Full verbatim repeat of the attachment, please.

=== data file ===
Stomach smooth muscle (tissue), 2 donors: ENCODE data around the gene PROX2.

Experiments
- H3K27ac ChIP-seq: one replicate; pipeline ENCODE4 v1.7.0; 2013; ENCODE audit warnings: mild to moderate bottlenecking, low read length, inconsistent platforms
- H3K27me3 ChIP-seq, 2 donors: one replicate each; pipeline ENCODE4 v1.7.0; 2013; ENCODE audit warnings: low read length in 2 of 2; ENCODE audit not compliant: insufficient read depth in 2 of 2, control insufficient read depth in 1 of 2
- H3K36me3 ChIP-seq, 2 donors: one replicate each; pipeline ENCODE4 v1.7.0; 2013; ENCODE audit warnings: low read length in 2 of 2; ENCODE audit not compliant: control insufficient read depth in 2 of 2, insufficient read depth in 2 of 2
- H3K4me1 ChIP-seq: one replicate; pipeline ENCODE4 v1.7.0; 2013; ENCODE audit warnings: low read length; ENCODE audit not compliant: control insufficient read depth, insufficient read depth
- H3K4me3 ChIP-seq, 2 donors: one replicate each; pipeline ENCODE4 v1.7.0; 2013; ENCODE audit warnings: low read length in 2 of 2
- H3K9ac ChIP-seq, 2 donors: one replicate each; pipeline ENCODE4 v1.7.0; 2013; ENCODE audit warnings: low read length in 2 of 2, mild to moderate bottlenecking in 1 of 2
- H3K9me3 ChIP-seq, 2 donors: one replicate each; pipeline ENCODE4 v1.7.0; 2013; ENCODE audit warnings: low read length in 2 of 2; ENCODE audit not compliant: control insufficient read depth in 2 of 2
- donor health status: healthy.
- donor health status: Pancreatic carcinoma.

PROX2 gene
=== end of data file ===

Stomach smooth muscle (tissue), 2 donors: ENCODE data around the gene PROX2.

Experiments
- H3K27ac ChIP-seq: one replicate; pipeline ENCODE4 v1.7.0; 2013; ENCODE audit warnings: mild to moderate bottlenecking, low read length, inconsistent platforms
- H3K27me3 ChIP-seq, 2 donors: one replicate each; pipeline ENCODE4 v1.7.0; 2013; ENCODE audit warnings: low read length in 2 of 2; ENCODE audit not compliant: insufficient read depth in 2 of 2, control insufficient read depth in 1 of 2
- H3K36me3 ChIP-seq, 2 donors: one replicate each; pipeline ENCODE4 v1.7.0; 2013; ENCODE audit warnings: low read length in 2 of 2; ENCODE audit not compliant: control insufficient read depth in 2 of 2, insufficient read depth in 2 of 2
- H3K4me1 ChIP-seq: one replicate; pipeline ENCODE4 v1.7.0; 2013; ENCODE audit warnings: low read length; ENCODE audit not compliant: control insufficient read depth, insufficient read depth
- H3K4me3 ChIP-seq, 2 donors: one replicate each; pipeline ENCODE4 v1.7.0; 2013; ENCODE audit warnings: low read length in 2 of 2
- H3K9ac ChIP-seq, 2 donors: one replicate each; pipeline ENCODE4 v1.7.0; 2013; ENCODE audit warnings: low read length in 2 of 2, mild to moderate bottlenecking in 1 of 2
- H3K9me3 ChIP-seq, 2 donors: one replicate each; pipeline ENCODE4 v1.7.0; 2013; ENCODE audit warnings: low read length in 2 of 2; ENCODE audit not compliant: control insufficient read depth in 2 of 2
- donor health status: healthy.
- donor health status: Pancreatic carcinoma.

PROX2 gene